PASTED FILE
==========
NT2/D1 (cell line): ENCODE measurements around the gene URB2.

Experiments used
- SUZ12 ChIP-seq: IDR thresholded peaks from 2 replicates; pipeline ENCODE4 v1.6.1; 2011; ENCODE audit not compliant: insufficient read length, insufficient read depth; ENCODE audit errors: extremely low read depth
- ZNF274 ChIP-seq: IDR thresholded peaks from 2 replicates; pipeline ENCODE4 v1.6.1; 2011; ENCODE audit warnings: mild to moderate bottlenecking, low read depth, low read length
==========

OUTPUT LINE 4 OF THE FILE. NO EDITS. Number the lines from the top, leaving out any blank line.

- ZNF274 ChIP-seq: IDR thresholded peaks from 2 replicates; pipeline ENCODE4 v1.6.1; 2011; ENCODE audit warnings: mild to moderate bottlenecking, low read depth, low read length